If you and your partner can survive a year of hands-on wedding planning with your sanity intact, you deserve 100 years of matrimonial happiness. But first, you deserve a honeymoon — ideally one that won’t further blow your budget.

In fact, free flights and hotels on your newlywed trip are not only possible, they’re easily obtainable if you plan far enough in advance. Banks are constantly tempting new customers to sign up for credit cards with large points bonuses — perhaps hoping people will be too confused and intimidated to try to cash them in. But points are easy enough to figure out and cash in: It is possible to fly to Europe or Hawaii, stay in a four-star hotel and then fly home, all without spending a penny on travel and lodging (well, maybe a few bucks on flight taxes).

This is how to use credit card points to your advantage — and do so responsibly.

1. Pick the right cards and spend thoughtfully

Before I started dabbling in points, I reached out to the guy who literally wrote the book on flying for free: Scott Keyes, founder of airline deal tracker Scott’s Cheap Flights.

Keyes advised I forget about frequent flyer miles and focus on credit card points. “Contrary to popular belief, the majority of frequent flyer miles these days aren’t generated from actually flying — they’re generated from credit cards,” he explained in a recent email. “As such, free flights are absolutely attainable even if you rarely fly and/or don’t have any frequent flyer miles currently.” He recommended a few cards to open and how to use their point bonuses most effectively. I opened one before buying plane tickets to Europe in 2016, engagement ring (secretly) in tow.

The idea is to open a credit card before you know you’re about to spend $3,000 to $4,000 in a three-month period. This planned spending will help you hit the minimums required to earn signup bonus points on your card. Then, if you’re spending in the right categories (usually travel or dining), you’ll earn double or triple points on what you spend.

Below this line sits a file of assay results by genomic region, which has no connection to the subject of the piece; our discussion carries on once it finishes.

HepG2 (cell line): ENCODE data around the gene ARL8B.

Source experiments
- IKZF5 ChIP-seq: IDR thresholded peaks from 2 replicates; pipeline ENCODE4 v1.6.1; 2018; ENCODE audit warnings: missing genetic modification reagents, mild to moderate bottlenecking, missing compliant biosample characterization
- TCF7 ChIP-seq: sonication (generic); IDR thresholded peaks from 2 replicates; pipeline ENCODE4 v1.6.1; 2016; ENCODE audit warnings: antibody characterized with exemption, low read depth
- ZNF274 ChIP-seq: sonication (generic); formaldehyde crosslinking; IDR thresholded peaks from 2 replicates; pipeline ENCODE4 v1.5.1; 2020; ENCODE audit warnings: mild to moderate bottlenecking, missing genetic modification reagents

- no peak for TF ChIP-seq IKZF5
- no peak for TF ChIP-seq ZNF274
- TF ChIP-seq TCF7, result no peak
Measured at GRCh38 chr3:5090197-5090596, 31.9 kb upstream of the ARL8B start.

Fortunately for the soon-to-be-married, wedding expenses tend to include lots of travel and dining. If your reception is at a hotel or restaurant, or even if you’re traveling a lot to see venues, you’ll rack up points faster than Mario leaping through a canyon of coins — then you’ll exchange those points for flights and hotels. The whole process is completely legit, even though it feels like like ordering the nicest bottle of champagne at the bar and then skipping out on the bill.

Here’s how that could break down for a hypothetical wedding, using Chase credit cards — which use the Ultimate Rewards points system — as examples.

Engagement trip + Chase Sapphire Reserve (50,000 bonus points)

I chose the Chase lineup mainly for its network of travel partners, and I recommend starting with the Sapphire Reserve (named the best travel rewards credit card by Wirecutter) because your points will accrue more quickly.

With the CSR, you get three points for every dollar you spend on travel and dining, plus a 50,000-point bonus if you spend $4,000 in three months. Get it early and use it for all your food, groceries, lodging and transportation. The $450 yearly fee sounds intimidating, but the $300 yearly travel credit, applied instantly to flights and things like Uber rides, offsets most of that sum. The CSR also allows you to exchange points at a 1.5x value on Chase’s travel portal (more on that in section 3).

Open it before a trip with your partner — and add them as an authorized user for a bonus point sum. The extra user costs $75 annually, but it can be worth it to double the card’s usage and add up points twice as fast. If you use that card for all your travel costs, you’ll likely have no trouble meeting the spending minimum. Best of all, you’ll earn triple points for the flights, hotels, taxis and meals.

Wedding venue deposit + Chase United Explorer Card (40,000 bonus miles)

According to ValuePenguin, couples spend between $12,343 and $14,006 on their wedding venue on average. $12,000, spread out over three payments, is more than enough to let you meet the spending minimum on multiple new credit cards.

United Airlines, one of Chase’s airline partners, has a new product called the United MileagePlus Explorer Card. Its rewards include 2x miles on restaurants and hotels, plus 40,000 bonus miles for spending $2,000 in the first three months.

Notably, this card’s perks are miles, not points. The 40,000-mile bonus can only be used on flights. You can’t exchange miles for flexible points, but you can exchange miles for flights on one of its many partner airlines in the Star Alliance — a method Keyes endorses. “You can use United miles to redeem a free flight on Lufthansa because Lufthansa is a United partner,” he said.